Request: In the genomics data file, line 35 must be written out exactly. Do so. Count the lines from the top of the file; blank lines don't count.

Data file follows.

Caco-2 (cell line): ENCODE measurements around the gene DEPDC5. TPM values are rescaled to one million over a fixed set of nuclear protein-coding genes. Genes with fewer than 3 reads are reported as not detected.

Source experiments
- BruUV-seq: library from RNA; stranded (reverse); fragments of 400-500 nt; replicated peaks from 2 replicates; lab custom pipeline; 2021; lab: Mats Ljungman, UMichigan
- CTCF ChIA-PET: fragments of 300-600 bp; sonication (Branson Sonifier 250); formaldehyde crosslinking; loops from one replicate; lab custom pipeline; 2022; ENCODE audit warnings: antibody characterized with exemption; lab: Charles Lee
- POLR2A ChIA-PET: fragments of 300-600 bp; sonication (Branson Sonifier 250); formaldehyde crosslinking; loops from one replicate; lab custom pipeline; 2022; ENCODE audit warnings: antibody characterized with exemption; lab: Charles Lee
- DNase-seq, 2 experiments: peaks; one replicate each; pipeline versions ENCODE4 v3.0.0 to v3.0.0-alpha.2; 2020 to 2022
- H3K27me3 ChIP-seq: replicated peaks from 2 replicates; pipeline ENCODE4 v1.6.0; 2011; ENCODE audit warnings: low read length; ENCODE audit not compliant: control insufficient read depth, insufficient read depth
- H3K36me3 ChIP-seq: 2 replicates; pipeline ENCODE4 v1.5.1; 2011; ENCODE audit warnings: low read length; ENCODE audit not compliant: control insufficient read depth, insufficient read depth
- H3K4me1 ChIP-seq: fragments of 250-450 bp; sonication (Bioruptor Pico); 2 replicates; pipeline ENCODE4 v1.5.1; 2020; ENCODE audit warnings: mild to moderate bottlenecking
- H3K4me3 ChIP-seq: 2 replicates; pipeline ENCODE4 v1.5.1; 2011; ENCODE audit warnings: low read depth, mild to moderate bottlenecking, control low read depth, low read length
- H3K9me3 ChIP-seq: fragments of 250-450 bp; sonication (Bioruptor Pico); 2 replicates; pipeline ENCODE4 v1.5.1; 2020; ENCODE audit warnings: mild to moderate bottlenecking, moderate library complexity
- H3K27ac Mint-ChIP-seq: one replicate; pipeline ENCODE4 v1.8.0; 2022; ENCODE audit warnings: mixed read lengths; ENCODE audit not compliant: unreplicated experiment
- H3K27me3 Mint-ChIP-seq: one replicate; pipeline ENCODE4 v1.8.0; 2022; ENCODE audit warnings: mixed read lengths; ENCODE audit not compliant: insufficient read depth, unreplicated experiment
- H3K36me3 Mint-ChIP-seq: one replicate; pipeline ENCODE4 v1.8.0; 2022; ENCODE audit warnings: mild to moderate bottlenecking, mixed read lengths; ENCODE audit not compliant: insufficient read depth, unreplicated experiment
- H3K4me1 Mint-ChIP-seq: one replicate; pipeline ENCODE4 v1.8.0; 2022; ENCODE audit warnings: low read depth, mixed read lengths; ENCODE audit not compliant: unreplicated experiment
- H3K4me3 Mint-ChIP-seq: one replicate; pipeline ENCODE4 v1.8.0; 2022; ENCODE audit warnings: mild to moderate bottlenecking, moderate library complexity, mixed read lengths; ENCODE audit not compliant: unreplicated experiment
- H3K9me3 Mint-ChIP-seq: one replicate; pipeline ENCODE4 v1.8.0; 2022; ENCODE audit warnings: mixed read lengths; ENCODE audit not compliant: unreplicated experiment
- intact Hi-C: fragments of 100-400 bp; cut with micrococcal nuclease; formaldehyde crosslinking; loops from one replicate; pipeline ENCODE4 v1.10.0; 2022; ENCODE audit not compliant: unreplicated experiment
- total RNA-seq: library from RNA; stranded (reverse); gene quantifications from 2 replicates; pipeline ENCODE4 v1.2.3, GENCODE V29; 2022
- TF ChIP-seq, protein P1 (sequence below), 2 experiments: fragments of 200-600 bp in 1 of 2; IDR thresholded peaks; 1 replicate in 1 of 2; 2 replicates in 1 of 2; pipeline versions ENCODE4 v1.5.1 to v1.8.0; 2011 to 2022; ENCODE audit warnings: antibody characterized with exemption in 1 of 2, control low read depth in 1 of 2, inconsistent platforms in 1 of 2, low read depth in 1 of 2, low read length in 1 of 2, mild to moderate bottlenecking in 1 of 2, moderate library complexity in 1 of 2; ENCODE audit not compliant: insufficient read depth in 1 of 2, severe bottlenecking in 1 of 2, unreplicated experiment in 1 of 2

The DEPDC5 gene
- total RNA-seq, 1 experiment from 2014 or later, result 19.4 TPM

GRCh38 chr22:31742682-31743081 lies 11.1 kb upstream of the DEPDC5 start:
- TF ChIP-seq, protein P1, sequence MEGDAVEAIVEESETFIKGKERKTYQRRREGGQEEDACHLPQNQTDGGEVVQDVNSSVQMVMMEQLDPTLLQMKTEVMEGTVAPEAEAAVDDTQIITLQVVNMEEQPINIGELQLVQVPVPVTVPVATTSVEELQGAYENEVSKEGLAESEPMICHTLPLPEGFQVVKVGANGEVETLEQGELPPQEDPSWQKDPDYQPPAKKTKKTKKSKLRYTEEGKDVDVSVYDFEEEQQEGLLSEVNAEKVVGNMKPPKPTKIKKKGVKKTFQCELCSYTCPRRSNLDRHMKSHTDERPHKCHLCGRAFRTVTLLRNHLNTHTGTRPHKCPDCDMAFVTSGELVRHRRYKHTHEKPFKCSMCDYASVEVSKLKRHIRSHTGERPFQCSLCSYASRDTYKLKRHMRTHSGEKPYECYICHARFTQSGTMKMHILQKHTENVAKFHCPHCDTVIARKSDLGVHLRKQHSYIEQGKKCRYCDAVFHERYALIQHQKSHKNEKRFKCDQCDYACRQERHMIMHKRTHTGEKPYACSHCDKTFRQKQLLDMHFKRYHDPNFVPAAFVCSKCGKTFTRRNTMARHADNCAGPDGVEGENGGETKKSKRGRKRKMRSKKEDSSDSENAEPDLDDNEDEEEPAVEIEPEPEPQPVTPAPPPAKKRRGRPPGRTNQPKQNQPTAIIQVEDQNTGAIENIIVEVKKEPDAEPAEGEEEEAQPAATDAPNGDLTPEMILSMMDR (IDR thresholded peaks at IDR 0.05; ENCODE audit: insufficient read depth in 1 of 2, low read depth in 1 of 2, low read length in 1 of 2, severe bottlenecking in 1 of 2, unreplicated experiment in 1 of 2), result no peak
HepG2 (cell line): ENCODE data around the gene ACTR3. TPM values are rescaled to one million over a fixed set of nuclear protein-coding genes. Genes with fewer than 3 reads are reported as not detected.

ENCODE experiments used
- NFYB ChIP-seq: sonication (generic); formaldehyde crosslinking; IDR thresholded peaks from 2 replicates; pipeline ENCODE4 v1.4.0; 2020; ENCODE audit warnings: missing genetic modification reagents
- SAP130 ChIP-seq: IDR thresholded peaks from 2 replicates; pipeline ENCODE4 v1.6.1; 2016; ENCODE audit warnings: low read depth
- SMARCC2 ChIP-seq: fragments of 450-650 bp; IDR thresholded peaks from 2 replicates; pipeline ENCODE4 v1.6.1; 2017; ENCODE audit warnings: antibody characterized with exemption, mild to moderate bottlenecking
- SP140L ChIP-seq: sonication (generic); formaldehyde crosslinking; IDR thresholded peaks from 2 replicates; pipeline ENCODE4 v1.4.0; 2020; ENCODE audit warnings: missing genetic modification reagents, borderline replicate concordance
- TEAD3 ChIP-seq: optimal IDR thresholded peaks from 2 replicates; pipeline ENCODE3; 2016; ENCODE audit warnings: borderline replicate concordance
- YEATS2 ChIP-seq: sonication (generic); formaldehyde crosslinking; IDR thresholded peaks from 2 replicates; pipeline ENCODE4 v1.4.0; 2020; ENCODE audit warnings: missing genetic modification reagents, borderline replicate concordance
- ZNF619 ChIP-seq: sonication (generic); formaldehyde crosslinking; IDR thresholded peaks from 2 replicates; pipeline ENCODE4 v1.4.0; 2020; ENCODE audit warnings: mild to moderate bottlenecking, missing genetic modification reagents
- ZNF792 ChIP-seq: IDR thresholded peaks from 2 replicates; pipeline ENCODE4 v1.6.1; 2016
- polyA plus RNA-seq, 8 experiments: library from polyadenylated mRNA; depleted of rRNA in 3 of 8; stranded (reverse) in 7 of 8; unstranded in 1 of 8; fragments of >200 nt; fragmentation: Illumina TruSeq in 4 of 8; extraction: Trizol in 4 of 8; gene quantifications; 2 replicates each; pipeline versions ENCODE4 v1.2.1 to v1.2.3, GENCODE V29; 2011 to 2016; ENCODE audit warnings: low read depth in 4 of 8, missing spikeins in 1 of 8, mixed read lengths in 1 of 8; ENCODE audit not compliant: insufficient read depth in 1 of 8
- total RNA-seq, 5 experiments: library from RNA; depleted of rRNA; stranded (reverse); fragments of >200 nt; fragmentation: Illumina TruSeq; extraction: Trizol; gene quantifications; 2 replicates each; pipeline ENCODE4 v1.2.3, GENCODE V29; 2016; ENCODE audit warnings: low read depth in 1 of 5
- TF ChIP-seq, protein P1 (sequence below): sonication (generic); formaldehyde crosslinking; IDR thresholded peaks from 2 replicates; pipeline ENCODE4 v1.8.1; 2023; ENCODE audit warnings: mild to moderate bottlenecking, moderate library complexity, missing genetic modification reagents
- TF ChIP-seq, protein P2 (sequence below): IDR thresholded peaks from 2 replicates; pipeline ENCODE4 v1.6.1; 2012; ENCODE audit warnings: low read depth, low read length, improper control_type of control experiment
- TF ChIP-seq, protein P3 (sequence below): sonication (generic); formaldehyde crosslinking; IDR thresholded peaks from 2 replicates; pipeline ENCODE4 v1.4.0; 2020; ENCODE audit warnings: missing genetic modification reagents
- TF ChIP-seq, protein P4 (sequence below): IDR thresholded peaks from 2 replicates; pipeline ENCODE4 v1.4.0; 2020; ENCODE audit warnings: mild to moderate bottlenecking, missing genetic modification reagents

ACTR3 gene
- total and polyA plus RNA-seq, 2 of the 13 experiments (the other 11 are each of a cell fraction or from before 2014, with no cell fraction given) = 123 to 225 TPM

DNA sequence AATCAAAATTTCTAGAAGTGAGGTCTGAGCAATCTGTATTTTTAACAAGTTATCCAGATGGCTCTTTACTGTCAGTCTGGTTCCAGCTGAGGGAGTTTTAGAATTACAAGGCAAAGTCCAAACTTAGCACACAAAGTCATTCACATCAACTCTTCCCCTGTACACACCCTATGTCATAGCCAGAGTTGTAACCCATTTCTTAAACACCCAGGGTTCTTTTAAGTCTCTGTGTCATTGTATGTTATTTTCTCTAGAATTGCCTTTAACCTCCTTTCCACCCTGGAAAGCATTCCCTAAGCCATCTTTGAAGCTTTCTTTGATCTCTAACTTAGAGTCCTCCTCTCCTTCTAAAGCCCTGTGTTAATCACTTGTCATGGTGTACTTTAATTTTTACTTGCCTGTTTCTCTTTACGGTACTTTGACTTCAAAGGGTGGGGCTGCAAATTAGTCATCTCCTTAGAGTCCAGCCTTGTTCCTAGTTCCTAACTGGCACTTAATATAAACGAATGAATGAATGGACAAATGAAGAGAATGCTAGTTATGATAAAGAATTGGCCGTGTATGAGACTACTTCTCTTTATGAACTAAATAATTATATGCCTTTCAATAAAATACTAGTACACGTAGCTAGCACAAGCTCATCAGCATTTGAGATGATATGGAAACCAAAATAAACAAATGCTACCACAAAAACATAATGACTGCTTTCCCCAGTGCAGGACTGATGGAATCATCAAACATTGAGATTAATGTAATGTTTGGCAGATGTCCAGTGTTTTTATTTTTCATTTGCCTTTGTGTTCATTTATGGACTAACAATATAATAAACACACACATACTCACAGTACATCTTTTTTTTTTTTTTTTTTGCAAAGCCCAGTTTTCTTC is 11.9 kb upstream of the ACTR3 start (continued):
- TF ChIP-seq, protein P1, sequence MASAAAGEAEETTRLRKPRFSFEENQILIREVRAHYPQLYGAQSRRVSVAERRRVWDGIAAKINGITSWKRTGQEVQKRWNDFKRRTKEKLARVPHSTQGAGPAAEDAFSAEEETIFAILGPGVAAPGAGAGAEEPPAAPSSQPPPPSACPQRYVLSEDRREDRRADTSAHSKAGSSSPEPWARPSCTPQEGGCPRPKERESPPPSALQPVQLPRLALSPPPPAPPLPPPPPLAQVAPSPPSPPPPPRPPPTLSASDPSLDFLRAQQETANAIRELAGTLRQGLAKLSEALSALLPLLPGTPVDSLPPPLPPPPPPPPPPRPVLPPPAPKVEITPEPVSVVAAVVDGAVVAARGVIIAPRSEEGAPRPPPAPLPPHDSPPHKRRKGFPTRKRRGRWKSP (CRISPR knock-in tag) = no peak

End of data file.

- polyA plus RNA-seq, 8 experiments: library from polyadenylated mRNA; depleted of rRNA in 3 of 8; stranded (reverse) in 7 of 8; unstranded in 1 of 8; fragments of >200 nt; fragmentation: Illumina TruSeq in 4 of 8; extraction: Trizol in 4 of 8; gene quantifications; 2 replicates each; pipeline versions ENCODE4 v1.2.1 to v1.2.3, GENCODE V29; 2011 to 2016; ENCODE audit warnings: low read depth in 4 of 8, missing spikeins in 1 of 8, mixed read lengths in 1 of 8; ENCODE audit not compliant: insufficient read depth in 1 of 8